5.  Expect the Unexpected.  Anyone who has ever lived or traveled with a dog knows that anything can happen at anytime.  A dog can bolt out of a room when a hotel worker opens a door, or can dart off into the woods after a squirrel while getting into a car.  Always have an ID tag on your pet’s collar with a phone number where people can leave you a message if they find your four-legged pal.  You may also want to consider having your pet micro-chipped at your local veterinarian’s office.  Most animal shelters in the US routinely scan these chips to determine the pet’s ownership, and will enable them to contact you in case your dog becomes lost and found.  You should also bring along your pet’s medical records in the event that your pet becomes ill or injured during your trip.


6.  A Routine Will Alleviate Pet’s Anxiety- Pets are like small children---they love having a daily routine so that they feel safe and secure.  To help them while on the road, your dog will feel more relaxed if there are some familiar elements.  Bring along your dog’s regular food so as not to upset his stomach, and take along his favorite toys and blankets.  Many dogs view the family car as being an extension of their home, so Fido may feel more relaxed waiting for you in the car when you are eating in a restaurant or in other places where dogs cannot go (as long as the temperature is not too hot or cold).  He will also enjoy having his regular walks when he is used to going out, so that he knows he can continue to depend upon his beloved schedule.


7.  Car Safety.  Many dogs are injured every year while riding in the family car, so you can take some steps to make sure Fido is well protected.  Never let your dog ride loose in the back of a truck (it’s also illegal in many states to do so), as he can fall or jump out, or be hit by flying debris.  Car safety studies have also shown that dogs, particularly small ones) can literally fly through the air and through a windshield upon impact.  A dog car seat or a crate can help protect your pet, as can a “doggie gate” which can be installed in the back of many wagons or SUV’s.  Dogs should not be permitted to ride hanging out of the window, for similar safety concerns.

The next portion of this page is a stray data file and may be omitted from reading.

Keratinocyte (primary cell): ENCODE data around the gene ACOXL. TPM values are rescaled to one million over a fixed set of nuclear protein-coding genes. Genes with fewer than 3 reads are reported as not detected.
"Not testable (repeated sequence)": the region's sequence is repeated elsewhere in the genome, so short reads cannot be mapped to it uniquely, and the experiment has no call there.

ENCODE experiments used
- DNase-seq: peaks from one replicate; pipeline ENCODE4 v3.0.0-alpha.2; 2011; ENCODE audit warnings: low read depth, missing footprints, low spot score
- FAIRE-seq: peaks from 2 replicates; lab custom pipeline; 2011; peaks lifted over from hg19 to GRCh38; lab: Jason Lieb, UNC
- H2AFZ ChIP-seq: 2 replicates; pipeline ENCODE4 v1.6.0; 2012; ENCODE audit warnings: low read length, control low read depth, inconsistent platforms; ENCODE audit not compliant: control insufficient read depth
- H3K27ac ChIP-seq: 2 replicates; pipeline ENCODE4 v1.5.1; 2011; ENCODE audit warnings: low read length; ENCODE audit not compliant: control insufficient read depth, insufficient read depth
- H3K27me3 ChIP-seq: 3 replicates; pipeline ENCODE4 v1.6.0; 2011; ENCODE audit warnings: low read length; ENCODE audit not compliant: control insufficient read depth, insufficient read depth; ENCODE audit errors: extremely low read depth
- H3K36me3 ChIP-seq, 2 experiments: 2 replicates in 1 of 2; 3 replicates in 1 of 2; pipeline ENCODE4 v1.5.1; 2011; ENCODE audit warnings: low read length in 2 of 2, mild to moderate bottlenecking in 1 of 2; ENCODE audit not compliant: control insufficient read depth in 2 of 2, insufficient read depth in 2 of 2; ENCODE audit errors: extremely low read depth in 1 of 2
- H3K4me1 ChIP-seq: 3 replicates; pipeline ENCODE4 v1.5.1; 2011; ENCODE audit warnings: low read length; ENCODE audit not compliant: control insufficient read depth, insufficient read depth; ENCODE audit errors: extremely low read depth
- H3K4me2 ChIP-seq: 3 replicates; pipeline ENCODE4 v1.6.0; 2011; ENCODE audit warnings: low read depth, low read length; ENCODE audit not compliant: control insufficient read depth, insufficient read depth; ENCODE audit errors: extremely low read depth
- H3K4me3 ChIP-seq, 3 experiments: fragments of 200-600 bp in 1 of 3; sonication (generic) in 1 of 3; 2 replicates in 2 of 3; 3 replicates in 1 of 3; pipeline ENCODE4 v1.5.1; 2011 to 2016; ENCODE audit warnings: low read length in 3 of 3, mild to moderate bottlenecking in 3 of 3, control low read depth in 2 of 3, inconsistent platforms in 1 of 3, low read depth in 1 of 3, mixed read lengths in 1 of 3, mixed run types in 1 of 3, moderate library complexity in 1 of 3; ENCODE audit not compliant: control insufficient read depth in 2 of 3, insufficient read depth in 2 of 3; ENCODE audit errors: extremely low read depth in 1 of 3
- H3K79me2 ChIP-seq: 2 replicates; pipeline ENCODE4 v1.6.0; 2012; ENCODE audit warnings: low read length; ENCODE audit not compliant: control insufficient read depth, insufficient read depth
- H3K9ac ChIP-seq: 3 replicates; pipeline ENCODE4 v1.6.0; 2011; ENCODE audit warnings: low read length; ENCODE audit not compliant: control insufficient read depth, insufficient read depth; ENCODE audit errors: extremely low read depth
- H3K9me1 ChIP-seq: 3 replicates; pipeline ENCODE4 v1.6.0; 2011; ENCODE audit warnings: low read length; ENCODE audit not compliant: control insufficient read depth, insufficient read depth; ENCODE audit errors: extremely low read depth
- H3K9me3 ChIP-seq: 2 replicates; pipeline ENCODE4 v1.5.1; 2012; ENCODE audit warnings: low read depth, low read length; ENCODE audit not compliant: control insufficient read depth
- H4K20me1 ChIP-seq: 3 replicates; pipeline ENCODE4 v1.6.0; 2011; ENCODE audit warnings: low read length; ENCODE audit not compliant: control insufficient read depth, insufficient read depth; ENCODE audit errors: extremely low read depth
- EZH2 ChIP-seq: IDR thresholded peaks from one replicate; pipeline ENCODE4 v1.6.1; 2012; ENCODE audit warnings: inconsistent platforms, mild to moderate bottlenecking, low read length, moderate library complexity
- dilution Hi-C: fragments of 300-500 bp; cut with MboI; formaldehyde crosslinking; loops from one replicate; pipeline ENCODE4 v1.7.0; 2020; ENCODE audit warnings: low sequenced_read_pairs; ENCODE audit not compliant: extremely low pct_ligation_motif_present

8.  Travel by Air. For dogs traveling on airplanes, make sure that your pet’s crate is large enough for him to make the journey in comfort.  He should be able to stand, sit, turn around and sleep in comfort. And pets should never be sedated during a flight, as the high altitude combined with medication can be a deadly combination. Always check with your airline to determine their regulations for traveling with a pet, and make a reservation well in advance.


9.  Use Good Judgment on Exercising Your Dog.  Most dogs love being out of doors and going on long walks, and will be in seventh heaven on your vacation.  But if your dog is normally a couch potato the rest of the year, be sure that he can handle a sudden increase in exercise.  Senior canine citizens just won’t be able to do that ten mile hike in the mountains, and it may be too strenuous for a little dog to climb steep ledges.  Be sure to bring along plenty of food and water for your pooch at all times, and be aware of when he is being pushed too hard.  There are situations where dogs have had to be rescued and carried out on liters when taken on walks or hikes that were beyond their ability.


10. Stop and Sniff the Roses. Have a great time with your pooch.  While traveling, dogs often remind us how important it is to stop and “sniff” the flowers.  They also let us know that one of the greatest pleasures in life is just taking a nice walk with your best friend in the whole world.